Ancient DNA in a Stone Age tomb reveals the world’s oldest family tree

NEWCASTLE, United Kingdom — A Stone Age tomb is giving the world a look at the human race’s oldest known “single extended family,” according to a new study. Researchers in the United Kingdom say they found DNA from Stone Age Britons who lived in the nation’s West Country about 5,700 years ago.

Mapping DNA from the bones and teeth of these individuals reveals 27 of the 35 bodies were close biological relatives. This includes five continuous generations that descended from four women, who all had children with the same man.

Study authors note that polygamy and adoption were common in this era. The group lived around 3700 to 3600 BC — a century after scientists believe early humans started farming. Scientists discovered the bodies in a burial monument (a long cairn) on the edge of the Cotswolds-Severn region in the U.K.

Hazleton Long Barrow
Image showing what the exterior of the cairn at Hazleton North may have looked like. (Courtesy of Corinium Museum, copyright Cotswold District Council)

“This study gives us an unprecedented insight into kinship in a Neolithic community,” says first author Dr. Chris Fowler of Newcastle University in a media release.

“The tomb at Hazleton North has two separate chambered areas, one accessed via a northern entrance and the other from a southern entrance, and just one extraordinary finding is that initially each of the two halves of the tomb were used to place the remains of the dead from one of two branches of the same family. This is of wider importance because it suggests that the architectural layout of other Neolithic tombs might tell us about how kinship operated at those tombs.”

Fathers sit at the head of the Stone Age table

Researchers add the cairn is the best-preserved Neolithic tomb in the country. Their study is the first to reveal the structure of prehistoric families in detail.

The findings, published in the journal Nature, also provide new insights into the kinship and burial practices of our Stone Age ancestors. The cairn – more than 350 feet long and up to six feet high – had two L-shaped areas north and south of the main “spine.”

Early humans laid their relatives to rest inside these chambers, with men generally lying next to their fathers and brothers. This suggests Stone Age society was “patrilineal,” with later generations lying in the tomb based on their connection to their male forefathers.

The team also discovered two female family members who died during childhood. However, a complete absence of adult daughters suggests their bodies are in the tombs of male partners with whom they had children.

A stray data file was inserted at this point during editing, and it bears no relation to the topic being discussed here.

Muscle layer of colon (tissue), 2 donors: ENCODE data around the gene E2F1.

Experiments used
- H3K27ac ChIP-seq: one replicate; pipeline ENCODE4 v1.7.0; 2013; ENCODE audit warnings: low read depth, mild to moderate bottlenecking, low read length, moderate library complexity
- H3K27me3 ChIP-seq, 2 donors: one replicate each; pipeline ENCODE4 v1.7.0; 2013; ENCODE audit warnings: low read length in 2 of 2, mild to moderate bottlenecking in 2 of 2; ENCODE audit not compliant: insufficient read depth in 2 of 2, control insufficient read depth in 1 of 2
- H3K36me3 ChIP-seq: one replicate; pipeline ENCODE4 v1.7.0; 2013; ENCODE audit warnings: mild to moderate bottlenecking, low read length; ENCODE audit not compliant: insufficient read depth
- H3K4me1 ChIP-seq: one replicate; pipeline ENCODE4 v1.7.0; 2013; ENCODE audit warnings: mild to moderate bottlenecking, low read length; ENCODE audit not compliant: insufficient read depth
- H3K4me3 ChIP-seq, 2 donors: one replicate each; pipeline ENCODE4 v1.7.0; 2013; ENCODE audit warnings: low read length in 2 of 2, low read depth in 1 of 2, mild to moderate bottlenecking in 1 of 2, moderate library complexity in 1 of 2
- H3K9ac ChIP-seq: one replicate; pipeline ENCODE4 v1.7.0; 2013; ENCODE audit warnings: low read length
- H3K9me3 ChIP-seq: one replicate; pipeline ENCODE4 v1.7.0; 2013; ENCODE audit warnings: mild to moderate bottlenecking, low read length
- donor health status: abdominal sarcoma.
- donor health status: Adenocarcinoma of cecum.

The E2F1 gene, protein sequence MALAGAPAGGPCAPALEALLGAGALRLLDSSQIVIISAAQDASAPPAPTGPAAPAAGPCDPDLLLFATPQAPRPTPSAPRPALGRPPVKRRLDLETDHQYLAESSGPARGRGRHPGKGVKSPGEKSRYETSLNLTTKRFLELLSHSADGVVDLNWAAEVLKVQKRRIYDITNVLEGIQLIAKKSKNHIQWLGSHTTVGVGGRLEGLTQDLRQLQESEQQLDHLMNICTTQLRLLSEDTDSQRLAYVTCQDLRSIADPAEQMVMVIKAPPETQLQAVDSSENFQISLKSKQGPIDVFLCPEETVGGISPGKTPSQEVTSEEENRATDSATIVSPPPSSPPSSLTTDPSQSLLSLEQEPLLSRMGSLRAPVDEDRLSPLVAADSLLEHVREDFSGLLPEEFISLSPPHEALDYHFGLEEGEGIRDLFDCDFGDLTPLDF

The choice of burial in the north or south chamber appears to be dependent on who the first-generation woman descends from. It indicates these women were “socially significant” in the memories of the community. Early humans may have also welcomed “step-sons” into their family, according to the team.

Surprising layers in the family tree

There were males whose mothers were buried in the tomb, but not their biological fathers. These women also had children with a man descended through the male line.

However, the eight who were not biological relatives of those in the family tree show that being a blood-relative was not a requirement for entry into this tomb. Study authors note three of these were women who may have had a partner in the tomb. They either did not have any children or had daughters who reached adulthood and left the community.

Hazleton plan interior
Layout of the interior of the cairn at Hazleton North. The North and South L-shaped chambered areas are outlined in black. (Credit: Fowler, Olalde et al. after Saville 1990, by permission of Historic England)

“The excellent DNA preservation at the tomb and the use of the latest technologies in ancient DNA recovery and analysis allowed us to uncover the oldest family tree ever reconstructed and analyze it to understand something profound about the social structure of these ancient groups,” says co-first author Iñigo Olalde of the University of the Basque Country in Spain.

The study hints at a “polygamous society” where adoption was common and paternal and maternal lines of descent were important.

“This study reflects what I think is the future of ancient DNA: one in which archaeologists are able to apply ancient DNA analysis at sufficiently high resolution to address the questions that truly matter to archaeologists,” adds co-author Prof. David Reich of Harvard University.

Farming changed human lifestyles forever

Scientists believe the Neolithic period was a time of human advancement where farming took hold and sedentary civilization became feasible. Farming culture made its way to Britain thanks to migrants from Europe around 4,000 BC — enabling the abandonment of hunter-gatherer lifestyles.

They brought with them agricultural techniques and the previously untamed landscape quickly became more ordered. This period ended around 2500 BC, leading into the Bronze Age.

“It was difficult to imagine just a few years ago that we would ever know about Neolithic kinship structures. But this is just the beginning and no doubt there is a lot more to be discovered from other sites in Britain, Atlantic France, and other regions,” concludes co-author Prof. Ron Pinhasi of Vienna University.

South West News Service writer Mark Waghorn contributed to this report.

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